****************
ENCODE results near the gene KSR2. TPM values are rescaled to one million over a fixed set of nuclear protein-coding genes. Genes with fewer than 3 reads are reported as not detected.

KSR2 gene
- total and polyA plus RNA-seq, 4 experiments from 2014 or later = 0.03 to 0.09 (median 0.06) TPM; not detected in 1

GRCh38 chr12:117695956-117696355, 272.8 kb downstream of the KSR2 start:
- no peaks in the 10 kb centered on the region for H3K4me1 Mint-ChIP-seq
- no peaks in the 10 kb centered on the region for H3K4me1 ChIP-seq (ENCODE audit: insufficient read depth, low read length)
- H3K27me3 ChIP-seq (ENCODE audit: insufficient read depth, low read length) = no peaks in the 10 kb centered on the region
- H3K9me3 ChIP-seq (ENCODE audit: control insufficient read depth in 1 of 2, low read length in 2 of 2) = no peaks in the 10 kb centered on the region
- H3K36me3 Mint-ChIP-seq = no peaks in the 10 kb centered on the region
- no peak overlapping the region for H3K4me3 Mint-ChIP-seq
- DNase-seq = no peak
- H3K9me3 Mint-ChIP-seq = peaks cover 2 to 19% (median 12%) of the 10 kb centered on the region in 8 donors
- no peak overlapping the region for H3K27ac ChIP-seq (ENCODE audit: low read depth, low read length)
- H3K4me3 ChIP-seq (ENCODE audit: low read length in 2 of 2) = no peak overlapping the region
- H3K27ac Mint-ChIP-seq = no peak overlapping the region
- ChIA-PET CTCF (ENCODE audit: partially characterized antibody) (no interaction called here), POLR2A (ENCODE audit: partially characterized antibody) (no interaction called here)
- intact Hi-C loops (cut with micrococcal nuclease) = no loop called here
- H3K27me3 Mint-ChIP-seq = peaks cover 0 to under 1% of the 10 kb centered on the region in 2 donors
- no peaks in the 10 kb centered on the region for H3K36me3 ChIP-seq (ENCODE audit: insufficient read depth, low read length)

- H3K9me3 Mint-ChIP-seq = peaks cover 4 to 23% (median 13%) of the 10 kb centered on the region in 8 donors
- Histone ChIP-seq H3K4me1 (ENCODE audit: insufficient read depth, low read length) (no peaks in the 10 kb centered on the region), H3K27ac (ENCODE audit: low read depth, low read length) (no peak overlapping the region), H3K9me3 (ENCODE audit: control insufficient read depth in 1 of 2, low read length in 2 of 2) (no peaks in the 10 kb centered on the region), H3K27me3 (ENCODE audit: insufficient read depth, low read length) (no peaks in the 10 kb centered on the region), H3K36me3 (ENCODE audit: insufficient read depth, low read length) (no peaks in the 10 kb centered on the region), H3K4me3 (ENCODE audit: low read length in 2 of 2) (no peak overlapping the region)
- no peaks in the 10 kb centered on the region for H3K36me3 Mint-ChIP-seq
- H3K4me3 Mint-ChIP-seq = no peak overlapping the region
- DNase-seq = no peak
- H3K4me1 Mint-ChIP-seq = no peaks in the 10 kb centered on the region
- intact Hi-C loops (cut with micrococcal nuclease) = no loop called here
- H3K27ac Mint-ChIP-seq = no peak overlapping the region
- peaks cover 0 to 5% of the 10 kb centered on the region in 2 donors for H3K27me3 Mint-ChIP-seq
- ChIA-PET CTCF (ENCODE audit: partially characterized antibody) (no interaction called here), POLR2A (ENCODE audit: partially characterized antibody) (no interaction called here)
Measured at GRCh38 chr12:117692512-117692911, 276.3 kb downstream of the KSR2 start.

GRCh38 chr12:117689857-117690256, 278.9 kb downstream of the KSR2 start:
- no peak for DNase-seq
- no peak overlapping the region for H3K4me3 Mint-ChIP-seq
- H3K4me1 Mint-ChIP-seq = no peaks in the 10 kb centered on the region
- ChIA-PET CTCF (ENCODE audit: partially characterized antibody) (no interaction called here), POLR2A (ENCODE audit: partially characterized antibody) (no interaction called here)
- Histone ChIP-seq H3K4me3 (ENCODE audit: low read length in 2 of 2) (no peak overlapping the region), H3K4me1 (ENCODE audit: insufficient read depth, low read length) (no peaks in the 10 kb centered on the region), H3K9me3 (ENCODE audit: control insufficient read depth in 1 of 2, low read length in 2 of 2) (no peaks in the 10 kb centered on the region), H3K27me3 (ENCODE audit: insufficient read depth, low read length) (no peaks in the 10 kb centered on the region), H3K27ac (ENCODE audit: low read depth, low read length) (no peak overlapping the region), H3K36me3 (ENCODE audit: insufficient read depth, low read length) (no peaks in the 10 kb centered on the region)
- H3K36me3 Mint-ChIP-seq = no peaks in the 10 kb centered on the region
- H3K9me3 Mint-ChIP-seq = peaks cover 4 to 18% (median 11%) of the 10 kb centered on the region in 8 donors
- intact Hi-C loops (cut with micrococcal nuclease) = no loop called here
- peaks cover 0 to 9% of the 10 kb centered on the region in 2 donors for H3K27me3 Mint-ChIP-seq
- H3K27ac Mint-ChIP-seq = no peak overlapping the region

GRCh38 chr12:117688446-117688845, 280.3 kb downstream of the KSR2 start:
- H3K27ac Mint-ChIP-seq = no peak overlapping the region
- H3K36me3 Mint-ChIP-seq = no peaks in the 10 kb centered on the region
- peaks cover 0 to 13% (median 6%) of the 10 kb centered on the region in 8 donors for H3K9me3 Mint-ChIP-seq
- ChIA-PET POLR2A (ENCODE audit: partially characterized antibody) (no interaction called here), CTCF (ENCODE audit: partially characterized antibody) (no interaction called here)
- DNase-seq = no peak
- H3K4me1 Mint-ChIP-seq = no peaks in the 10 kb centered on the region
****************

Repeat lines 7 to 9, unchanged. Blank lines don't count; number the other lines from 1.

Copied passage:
- H3K27me3 ChIP-seq (ENCODE audit: insufficient read depth, low read length) = no peaks in the 10 kb centered on the region
- H3K9me3 ChIP-seq (ENCODE audit: control insufficient read depth in 1 of 2, low read length in 2 of 2) = no peaks in the 10 kb centered on the region
- H3K36me3 Mint-ChIP-seq = no peaks in the 10 kb centered on the region